KARACHI: Balochistan and Sindh have the lowest routine immunisation (RI) rate for children in Pakistan and in Sindh Larkana has the lowest coverage rate.
“There is a dire need to accelerate and improve RI coverage through advocacy,” said Dow University of Health Sciences associate professor and Pakistan Paediatric Association (PPA) general secretary Dr Khaild Shafi.
He was delivering a presentation on ‘Reaching Every Child: Coverage in Sindh’ at a workshop titled ‘Advocacy with Media on Vaccine Uptake’ on Wednesday. The event was organised at Avari Towers by the International Vaccine Access Centre (IVAC) of Johns Hopkins Bloomberg School of Public Health.
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The aim of the workshop was to enlighten journalists with the latest information on challenges related to low immunisation coverage in the country, with a special focus on Sindh. “Every child is born to live; not to die. Our aim is for every child to live a healthy life,” said Dr Shafi.
Sharing the Pakistan Demographic and Health Survey (PDHS) 2012-13, he said out of 10,000 children, around 104 die before reaching the age of five in Sindh.
He added 46.1% of children are underweight in Larkana and only 21% children are fortunate enough to be fed breast milk. “Most children die because they are not immunised and deprived of breast milk,” he said.
Sindh’s Expanded Programme on Immunisation (EPI) project director Dr Agha Ashfaq, giving an overview of the programme, said coverage of routine immunisation has increased to 45% now, while the PDHS 2012-13 quoted the rate at 35%.
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Dr Ashfaq said routine immunisation coverage was quite low in Karachi as well, therefore authorities devised a programme for urban slums in Karachi and Hyderabad.
These include areas in Karachi such as Bin Qasim, Malir, Landhi, Baldia Town and others. Talking about the RI programme, he said the government has given EPI Rs6.2 billion for five years.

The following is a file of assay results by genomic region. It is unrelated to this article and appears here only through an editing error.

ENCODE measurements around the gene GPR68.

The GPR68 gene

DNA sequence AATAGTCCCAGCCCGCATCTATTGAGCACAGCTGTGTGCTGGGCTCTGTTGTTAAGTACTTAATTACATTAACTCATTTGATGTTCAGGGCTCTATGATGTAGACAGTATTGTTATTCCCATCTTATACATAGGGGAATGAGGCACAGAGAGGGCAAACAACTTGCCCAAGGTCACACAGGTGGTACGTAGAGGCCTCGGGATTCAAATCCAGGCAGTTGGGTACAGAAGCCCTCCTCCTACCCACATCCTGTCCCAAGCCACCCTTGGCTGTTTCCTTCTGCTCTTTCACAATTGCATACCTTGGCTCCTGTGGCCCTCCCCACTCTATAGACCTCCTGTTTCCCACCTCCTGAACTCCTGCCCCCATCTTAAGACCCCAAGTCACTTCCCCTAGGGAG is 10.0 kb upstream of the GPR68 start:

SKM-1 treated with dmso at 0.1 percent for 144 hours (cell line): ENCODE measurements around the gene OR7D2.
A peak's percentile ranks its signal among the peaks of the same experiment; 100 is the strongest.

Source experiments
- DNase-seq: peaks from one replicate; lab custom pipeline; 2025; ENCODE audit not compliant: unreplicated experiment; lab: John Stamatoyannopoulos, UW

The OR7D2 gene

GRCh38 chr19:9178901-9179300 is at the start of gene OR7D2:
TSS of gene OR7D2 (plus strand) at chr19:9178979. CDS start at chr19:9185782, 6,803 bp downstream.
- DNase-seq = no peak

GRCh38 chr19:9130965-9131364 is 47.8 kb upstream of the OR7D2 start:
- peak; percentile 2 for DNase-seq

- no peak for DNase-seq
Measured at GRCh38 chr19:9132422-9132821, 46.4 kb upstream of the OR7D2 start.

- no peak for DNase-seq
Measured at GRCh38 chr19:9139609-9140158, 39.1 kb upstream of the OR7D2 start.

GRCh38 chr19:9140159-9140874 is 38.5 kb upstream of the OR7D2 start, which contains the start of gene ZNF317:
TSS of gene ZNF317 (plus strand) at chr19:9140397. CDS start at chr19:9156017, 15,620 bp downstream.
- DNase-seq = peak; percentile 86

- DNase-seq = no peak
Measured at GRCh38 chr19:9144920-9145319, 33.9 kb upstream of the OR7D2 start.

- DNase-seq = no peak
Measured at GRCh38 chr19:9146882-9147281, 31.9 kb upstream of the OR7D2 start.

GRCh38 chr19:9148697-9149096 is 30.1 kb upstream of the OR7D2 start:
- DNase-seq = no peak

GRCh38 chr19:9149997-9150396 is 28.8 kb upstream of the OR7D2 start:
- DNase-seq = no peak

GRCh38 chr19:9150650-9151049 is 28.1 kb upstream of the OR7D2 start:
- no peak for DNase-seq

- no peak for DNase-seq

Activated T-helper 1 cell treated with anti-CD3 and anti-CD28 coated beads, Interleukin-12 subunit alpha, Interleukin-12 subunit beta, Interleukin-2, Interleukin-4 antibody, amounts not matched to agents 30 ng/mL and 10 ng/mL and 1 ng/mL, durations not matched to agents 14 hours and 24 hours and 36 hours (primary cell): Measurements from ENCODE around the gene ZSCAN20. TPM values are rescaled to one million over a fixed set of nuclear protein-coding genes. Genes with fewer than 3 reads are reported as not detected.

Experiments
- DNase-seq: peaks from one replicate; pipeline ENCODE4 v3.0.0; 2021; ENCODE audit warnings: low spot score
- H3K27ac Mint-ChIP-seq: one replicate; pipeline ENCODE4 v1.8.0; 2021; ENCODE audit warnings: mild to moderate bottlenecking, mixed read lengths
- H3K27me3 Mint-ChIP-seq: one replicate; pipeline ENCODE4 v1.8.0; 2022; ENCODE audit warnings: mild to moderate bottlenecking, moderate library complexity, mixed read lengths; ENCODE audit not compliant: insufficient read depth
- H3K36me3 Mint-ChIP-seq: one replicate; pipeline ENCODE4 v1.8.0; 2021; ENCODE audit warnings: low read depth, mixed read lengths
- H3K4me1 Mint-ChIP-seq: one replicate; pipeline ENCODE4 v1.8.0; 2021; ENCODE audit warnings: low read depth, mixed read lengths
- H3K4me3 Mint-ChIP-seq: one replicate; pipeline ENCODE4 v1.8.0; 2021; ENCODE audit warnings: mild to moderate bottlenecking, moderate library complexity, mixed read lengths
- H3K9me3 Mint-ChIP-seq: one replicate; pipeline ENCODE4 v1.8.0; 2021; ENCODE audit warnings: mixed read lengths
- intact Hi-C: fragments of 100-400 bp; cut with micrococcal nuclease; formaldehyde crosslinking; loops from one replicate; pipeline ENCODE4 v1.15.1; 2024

Pakistan is strengthening routine immunisation with the support of the Global Alliance for Vaccination and Immunisation (Gavi). “Pakistan is the largest recipient of Gavi but our uptake is very low,” said Huma Khawar, communications consultant at Gavi. She added that advocacy is the need of the hour.
Dr Asad Ali, who is an associate professor of paediatric infectious diseases, discussed ‘Childhood Immunisation: Challenges and Opportunities’.
“When you immunise your babies, you are protecting them from illnesses and serious conditions such as meningitis, pneumonia, paralysis, deafness, seizures, brain damage or even death.”
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Myths about vaccines
Dr Ali said that one of the common myths about vaccines is that they are considered ineffective and weaken the immune system. Similarly, another myth is that vaccines cause illnesses and disorders, such as autism, sudden infant death syndrome, immune dysfunction, diabetes, neurological disorders, allergic rhinitis, eczema and asthma.
He said increased RI coverage can be extremely beneficial for the whole country. Dr Ali added that vaccines are the greatest invention and protect people from infectious diseases.
He pointed out if 100 children die in the world in a day, 99 are residents of the developing world. “We have to save our children,” he stressed.
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Keeping the increased deaths from diarrhoea in view, Dr Ashfaq said rotavirus will be included in the RI in Sindh from next month.
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